Richard Justice, MLB.com: “Ryan Braun is about to learn just how precious a good name is. When one is lost, it's usually lost forever. He now faces the monumental challenge of trying to get his back. Here's hoping he understands that he only gets one chance. When he discusses the matter publicly on Friday, he should tell the entire story, from beginning to end, warts and all. He only has to do it once, but he has to understand there aren't any do-overs. If he trots out one version on Friday and then tries another three days later and still another five days after that, he's finished. He's fighting for something way more important than a 50-game suspension. He also appears to be fighting an uphill battle.”
Ken Rosenthal, FoxSports.com: “It’s called due process, folks. You might not like or even trust the result. But the rules were collectively bargained. And management and the players’ union jointly appointed the independent arbitrator, Shyam Das. Don’t tell me that Braun got off because he is the National League MVP, because baseball is trying to protect his image, because he plays for commissioner Bud Selig’s former team. Some people will form those perceptions, and there is nothing baseball can do about it. But the better questions concern how the sport’s case fell apart, how Braun became the first of 13 major leaguers to win an appeal. The burden of proof no longer is on Braun, though some undoubtedly will view him skeptically for the rest of his career. No, the burden is on baseball to ensure that no player ever wins an appeal in such fashion again.”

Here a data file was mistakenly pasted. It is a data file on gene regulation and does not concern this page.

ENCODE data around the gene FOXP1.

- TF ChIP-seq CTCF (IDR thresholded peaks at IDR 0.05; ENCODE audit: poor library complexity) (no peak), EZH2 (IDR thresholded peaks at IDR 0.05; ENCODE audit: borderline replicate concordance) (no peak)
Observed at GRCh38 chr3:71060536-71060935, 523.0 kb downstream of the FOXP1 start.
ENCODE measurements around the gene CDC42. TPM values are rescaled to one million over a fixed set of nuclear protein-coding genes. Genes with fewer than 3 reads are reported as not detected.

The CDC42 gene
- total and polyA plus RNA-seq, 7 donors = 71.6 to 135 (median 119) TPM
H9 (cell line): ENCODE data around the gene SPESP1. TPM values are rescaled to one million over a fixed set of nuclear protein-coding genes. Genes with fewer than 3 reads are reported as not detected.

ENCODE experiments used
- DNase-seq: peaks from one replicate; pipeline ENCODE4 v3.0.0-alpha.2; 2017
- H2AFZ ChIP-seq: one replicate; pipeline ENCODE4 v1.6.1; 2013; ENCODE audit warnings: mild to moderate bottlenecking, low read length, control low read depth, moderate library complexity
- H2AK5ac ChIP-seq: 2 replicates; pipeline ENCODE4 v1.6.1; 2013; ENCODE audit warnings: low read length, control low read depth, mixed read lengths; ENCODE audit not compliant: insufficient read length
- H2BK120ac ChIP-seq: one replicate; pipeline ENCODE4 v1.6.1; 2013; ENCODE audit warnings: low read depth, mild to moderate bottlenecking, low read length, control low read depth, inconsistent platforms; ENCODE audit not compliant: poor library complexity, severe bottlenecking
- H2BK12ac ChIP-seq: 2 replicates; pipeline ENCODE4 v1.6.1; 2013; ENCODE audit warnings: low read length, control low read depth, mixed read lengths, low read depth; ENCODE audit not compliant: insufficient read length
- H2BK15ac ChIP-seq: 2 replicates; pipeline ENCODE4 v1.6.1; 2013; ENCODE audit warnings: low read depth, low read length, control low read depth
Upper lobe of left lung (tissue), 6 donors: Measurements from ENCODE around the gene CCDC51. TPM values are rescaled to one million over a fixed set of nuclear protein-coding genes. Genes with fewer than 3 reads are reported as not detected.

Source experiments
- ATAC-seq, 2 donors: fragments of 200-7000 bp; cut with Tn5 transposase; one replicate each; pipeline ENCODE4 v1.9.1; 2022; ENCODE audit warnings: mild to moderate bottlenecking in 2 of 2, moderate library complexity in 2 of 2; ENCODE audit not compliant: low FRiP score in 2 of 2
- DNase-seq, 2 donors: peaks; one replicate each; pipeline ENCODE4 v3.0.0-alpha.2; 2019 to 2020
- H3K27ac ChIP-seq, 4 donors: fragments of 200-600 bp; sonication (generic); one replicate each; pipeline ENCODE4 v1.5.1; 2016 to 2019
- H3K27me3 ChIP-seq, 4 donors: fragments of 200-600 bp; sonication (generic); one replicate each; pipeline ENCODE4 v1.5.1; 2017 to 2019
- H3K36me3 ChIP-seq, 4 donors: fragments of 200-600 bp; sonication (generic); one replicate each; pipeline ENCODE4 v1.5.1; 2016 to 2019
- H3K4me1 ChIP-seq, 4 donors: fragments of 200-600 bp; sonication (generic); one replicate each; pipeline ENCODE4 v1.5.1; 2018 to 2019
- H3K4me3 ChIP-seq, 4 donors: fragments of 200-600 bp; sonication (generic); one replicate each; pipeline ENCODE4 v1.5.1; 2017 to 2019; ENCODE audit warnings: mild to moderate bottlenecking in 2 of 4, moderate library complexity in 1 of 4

MYSTERIES OF THE UNIVERSE
Questions to ponder while wondering if Jaroslav Halak can build on his brilliant Thursday night performance:
How many daughters of NFL quarterbacks grow up to become quarterbacks?
Is it any surprise that Tim Tebow and Jeremy Lin are striking up a long-distance friendship?
Will the Cardinals extend Yadier Molina's contract this spring? Or will this story remain in the headlines all season?
“I was fighting the blocks all day with my putter. The putter was going back a little bit shut, and subsequently I let it go and it goes left, and I block it right. I'm taking it shut going back. I need to make that toe move. And I need to feel the release of my stroke. And it's hard to release it when the blade is going under. It's shut. And hence I block it open.”
Tiger Woods, using some serious golf lingo to explain why he can’t make a simple putt to save himself.